“I want to know what Valentino’s style is in approaching a weekend,” adds Gerloff. “I want to know what he focuses on, what he looks at first, and I want to know some of the things that he’s been struggling with, so that I can have those things in my head and have a complete picture.”
It’s an attitude that’ll serve him well, too, going forward. Already confirmed as sticking with satellite World Superbike team GRT Yamaha for next season, it’s a chance to continue to make his mark on that championship.
And while most racers these days traditionally find their route to MotoGP via Moto3 and Moto2, the exception to that rule has normally been Americans unable to start out on grand prix machinery the way their European rivals can.
With the likes of fellow Texans Ben Spies and Colin Edwards and 2006 world champion Nicky Hayden all graduates from production bike racing directly to the premier class and with series bosses Dorna desperate to have American racers back at the forefront of the series, it’s only a matter of time before Gerloff returns to the MotoGP paddock.
It helps that he made a big impression in the two practice sessions he got on Rossi’s bike. Gerloff kept the bike clean and was immediately on pace, from a wet FP1 to an FP2 on a drying track, where he sat as high as fifth before being shuffled down to 19th during the late-session time attack.
Nineteenth place and 1.6s off the pace do not sound spectacular, but in the context of Gerloff’s virtually non-existent track and machinery experience it was immense. For comparison, other first-time grand prix weekend competitor – Italian Superbike champ Lorenzo Savadori on the Aprilia RS-GP – was three seconds off the pace that day, and he’d ridden the bike before.
Gerloff’s immediate pace clearly turned heads. Asked by The Race about the American’s performance that day, Honda super-sub Stefan Bradl – who should know a thing or two about being called up with little preparation time and mileage – said: “We were just discussing with the team and we said he was doing a very good job today, in both sessions he was very good.
“Actually [when out on track] I saw him riding on the bike, and he was looking like he’s an experienced rider. So, outstanding job from him.
“I think Yamaha made the right choice to put him on the bike – without a lot of experience, he was doing very well.”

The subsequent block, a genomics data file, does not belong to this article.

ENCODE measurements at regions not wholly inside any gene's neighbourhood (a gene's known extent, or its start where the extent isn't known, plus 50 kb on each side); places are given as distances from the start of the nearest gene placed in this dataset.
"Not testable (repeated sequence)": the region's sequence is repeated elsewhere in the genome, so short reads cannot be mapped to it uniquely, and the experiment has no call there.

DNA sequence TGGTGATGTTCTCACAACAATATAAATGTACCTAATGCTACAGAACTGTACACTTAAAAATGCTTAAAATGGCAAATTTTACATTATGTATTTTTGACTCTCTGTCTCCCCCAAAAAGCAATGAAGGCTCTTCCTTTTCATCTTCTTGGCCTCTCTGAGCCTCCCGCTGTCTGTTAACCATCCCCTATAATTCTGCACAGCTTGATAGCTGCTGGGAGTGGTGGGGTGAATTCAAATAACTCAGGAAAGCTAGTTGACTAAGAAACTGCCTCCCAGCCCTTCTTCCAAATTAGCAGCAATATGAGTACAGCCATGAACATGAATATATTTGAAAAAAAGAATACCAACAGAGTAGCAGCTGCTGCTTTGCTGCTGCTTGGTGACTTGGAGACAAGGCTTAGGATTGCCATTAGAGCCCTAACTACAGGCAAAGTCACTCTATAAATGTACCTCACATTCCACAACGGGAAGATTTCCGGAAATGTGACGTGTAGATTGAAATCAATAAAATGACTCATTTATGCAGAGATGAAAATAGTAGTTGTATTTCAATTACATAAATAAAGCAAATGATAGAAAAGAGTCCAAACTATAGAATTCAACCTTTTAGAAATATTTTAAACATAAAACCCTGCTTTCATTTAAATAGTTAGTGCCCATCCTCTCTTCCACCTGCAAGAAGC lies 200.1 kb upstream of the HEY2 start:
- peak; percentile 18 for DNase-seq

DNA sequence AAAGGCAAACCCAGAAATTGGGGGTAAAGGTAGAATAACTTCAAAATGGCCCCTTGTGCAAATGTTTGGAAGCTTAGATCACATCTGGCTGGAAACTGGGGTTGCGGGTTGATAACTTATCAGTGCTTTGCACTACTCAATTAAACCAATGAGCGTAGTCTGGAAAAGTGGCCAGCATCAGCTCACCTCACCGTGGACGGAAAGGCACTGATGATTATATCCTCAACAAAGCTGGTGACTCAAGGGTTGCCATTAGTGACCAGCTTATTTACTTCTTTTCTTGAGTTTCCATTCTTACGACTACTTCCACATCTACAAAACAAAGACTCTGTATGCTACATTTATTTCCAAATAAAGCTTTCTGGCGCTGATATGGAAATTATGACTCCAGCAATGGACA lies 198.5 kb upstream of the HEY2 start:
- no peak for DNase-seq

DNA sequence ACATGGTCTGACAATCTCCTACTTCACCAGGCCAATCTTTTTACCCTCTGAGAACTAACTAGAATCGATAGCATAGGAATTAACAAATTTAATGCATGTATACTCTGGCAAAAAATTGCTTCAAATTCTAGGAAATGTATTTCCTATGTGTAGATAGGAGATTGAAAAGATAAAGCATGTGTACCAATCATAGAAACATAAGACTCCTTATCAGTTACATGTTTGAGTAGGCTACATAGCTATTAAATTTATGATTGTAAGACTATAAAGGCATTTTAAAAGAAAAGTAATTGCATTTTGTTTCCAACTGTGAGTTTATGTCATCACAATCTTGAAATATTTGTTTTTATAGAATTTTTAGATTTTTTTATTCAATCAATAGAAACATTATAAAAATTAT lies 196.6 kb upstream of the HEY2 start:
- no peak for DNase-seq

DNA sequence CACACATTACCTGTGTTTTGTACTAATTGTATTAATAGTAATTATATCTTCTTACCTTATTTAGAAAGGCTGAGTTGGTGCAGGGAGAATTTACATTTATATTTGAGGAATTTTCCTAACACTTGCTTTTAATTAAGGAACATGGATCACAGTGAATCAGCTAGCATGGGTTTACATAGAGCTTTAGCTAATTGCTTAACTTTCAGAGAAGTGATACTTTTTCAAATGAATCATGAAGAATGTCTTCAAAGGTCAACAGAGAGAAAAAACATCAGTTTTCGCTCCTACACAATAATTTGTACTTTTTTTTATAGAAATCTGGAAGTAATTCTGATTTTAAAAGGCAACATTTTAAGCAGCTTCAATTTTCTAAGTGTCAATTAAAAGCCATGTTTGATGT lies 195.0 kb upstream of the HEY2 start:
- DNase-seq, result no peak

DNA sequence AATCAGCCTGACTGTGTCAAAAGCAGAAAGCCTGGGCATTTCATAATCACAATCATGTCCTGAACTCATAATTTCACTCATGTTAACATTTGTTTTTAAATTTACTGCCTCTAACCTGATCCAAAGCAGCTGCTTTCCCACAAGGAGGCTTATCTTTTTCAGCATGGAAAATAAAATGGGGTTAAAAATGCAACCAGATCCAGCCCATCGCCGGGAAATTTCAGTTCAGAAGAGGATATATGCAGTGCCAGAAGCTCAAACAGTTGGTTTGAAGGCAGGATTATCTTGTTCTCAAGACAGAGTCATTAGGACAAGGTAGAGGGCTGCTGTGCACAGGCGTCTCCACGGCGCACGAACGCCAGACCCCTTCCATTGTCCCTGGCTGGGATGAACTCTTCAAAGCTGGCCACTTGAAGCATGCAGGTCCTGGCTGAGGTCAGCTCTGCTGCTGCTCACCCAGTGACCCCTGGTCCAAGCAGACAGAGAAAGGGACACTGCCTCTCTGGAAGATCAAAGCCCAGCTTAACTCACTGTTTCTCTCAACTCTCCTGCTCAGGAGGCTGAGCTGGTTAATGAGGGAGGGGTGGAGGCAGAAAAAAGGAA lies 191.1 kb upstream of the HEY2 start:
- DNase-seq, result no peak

It won’t suddenly put Gerloff in line to become Yamaha’s 2021 MotoGP tester – it’s got far more experienced names on the shortlist for that – but it won’t have done any harm to his longer-term prospects with the manufacturer.
“Garrett’s performance, I think everybody that saw it, it was exceptional, it was very very impressive, very controlled, [he] never put a foot wrong,” Yamaha’s managing director Lin Jarvis told MotoGP.com the day after Gerloff’s practice debut.
“Never ridden an M1, never ridden carbon brakes, never ridden Michelin tyres and never ridden Valencia circuit. Mixed conditions, rain, dry – how he did that yesterday is a mystery, I think, to the whole paddock, but it says a lot about his attitude, his skill and his approach.
“I said to somebody, I think he left a huge business card to the whole MotoGP paddock, and I think he’ll go on to have a great career ahead of him now.
“He took a brave move last year to come to Europe, he wants to be in the world championship, came into Superbike, had a good year, he has a better contract next year with Yamaha – and who knows, we might see him here in two years’ time.”
That’s encouraging, but it stands to reason we might see Gerloff in that paddock even before that. Should Yamaha for any reason need a stand-in before it’s got its 2021 test rider secured (or should they be somehow indisposed), after a debut like this he’s bound to be top of the list.